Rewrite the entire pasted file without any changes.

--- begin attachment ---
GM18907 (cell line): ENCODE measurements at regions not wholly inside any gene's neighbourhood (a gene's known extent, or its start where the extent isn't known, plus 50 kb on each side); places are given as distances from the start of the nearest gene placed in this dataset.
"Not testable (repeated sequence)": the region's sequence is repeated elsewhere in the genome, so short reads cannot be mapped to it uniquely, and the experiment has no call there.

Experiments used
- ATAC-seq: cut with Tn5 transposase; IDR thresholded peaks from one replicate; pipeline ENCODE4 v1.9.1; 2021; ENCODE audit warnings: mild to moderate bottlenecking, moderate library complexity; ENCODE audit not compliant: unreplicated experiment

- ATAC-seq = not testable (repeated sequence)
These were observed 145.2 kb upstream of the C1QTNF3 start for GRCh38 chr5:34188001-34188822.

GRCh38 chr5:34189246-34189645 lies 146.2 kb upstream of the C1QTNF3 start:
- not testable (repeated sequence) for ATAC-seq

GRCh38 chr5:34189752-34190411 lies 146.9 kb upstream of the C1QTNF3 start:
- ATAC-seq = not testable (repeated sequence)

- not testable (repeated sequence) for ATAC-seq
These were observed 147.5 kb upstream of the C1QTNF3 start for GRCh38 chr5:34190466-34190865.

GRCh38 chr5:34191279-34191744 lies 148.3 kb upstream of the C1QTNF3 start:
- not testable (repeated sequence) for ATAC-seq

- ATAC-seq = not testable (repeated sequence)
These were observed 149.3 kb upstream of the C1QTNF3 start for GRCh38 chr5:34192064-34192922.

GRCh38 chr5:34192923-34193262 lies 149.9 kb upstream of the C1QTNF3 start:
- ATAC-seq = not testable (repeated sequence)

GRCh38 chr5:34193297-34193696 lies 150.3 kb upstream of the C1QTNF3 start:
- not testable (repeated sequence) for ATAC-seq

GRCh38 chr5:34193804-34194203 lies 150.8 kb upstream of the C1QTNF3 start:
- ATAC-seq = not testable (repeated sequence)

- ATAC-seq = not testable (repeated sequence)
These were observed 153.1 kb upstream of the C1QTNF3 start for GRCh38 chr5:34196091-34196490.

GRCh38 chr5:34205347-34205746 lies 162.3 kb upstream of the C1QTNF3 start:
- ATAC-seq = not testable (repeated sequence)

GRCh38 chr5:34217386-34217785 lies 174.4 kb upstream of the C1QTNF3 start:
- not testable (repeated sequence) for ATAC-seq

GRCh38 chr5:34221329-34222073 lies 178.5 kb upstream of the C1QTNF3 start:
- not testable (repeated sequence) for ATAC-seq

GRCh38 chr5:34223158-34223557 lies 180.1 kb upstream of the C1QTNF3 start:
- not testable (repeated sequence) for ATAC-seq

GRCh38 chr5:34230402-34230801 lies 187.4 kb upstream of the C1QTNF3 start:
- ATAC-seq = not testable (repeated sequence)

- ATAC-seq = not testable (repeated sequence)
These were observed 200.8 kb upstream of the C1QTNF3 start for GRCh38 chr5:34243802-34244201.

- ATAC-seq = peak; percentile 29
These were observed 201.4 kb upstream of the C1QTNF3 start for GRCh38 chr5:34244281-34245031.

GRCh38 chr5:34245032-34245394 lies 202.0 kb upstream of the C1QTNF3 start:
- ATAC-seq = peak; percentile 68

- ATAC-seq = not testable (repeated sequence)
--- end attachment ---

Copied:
GM18907 (cell line): ENCODE measurements at regions not wholly inside any gene's neighbourhood (a gene's known extent, or its start where the extent isn't known, plus 50 kb on each side); places are given as distances from the start of the nearest gene placed in this dataset.
"Not testable (repeated sequence)": the region's sequence is repeated elsewhere in the genome, so short reads cannot be mapped to it uniquely, and the experiment has no call there.

Experiments used
- ATAC-seq: cut with Tn5 transposase; IDR thresholded peaks from one replicate; pipeline ENCODE4 v1.9.1; 2021; ENCODE audit warnings: mild to moderate bottlenecking, moderate library complexity; ENCODE audit not compliant: unreplicated experiment

- ATAC-seq = not testable (repeated sequence)
These were observed 145.2 kb upstream of the C1QTNF3 start for GRCh38 chr5:34188001-34188822.

GRCh38 chr5:34189246-34189645 lies 146.2 kb upstream of the C1QTNF3 start:
- not testable (repeated sequence) for ATAC-seq

GRCh38 chr5:34189752-34190411 lies 146.9 kb upstream of the C1QTNF3 start:
- ATAC-seq = not testable (repeated sequence)

- not testable (repeated sequence) for ATAC-seq
These were observed 147.5 kb upstream of the C1QTNF3 start for GRCh38 chr5:34190466-34190865.

GRCh38 chr5:34191279-34191744 lies 148.3 kb upstream of the C1QTNF3 start:
- not testable (repeated sequence) for ATAC-seq

- ATAC-seq = not testable (repeated sequence)
These were observed 149.3 kb upstream of the C1QTNF3 start for GRCh38 chr5:34192064-34192922.

GRCh38 chr5:34192923-34193262 lies 149.9 kb upstream of the C1QTNF3 start:
- ATAC-seq = not testable (repeated sequence)

GRCh38 chr5:34193297-34193696 lies 150.3 kb upstream of the C1QTNF3 start:
- not testable (repeated sequence) for ATAC-seq

GRCh38 chr5:34193804-34194203 lies 150.8 kb upstream of the C1QTNF3 start:
- ATAC-seq = not testable (repeated sequence)

- ATAC-seq = not testable (repeated sequence)
These were observed 153.1 kb upstream of the C1QTNF3 start for GRCh38 chr5:34196091-34196490.

GRCh38 chr5:34205347-34205746 lies 162.3 kb upstream of the C1QTNF3 start:
- ATAC-seq = not testable (repeated sequence)

GRCh38 chr5:34217386-34217785 lies 174.4 kb upstream of the C1QTNF3 start:
- not testable (repeated sequence) for ATAC-seq

GRCh38 chr5:34221329-34222073 lies 178.5 kb upstream of the C1QTNF3 start:
- not testable (repeated sequence) for ATAC-seq

GRCh38 chr5:34223158-34223557 lies 180.1 kb upstream of the C1QTNF3 start:
- not testable (repeated sequence) for ATAC-seq

GRCh38 chr5:34230402-34230801 lies 187.4 kb upstream of the C1QTNF3 start:
- ATAC-seq = not testable (repeated sequence)

- ATAC-seq = not testable (repeated sequence)
These were observed 200.8 kb upstream of the C1QTNF3 start for GRCh38 chr5:34243802-34244201.

- ATAC-seq = peak; percentile 29
These were observed 201.4 kb upstream of the C1QTNF3 start for GRCh38 chr5:34244281-34245031.

GRCh38 chr5:34245032-34245394 lies 202.0 kb upstream of the C1QTNF3 start:
- ATAC-seq = peak; percentile 68

- ATAC-seq = not testable (repeated sequence)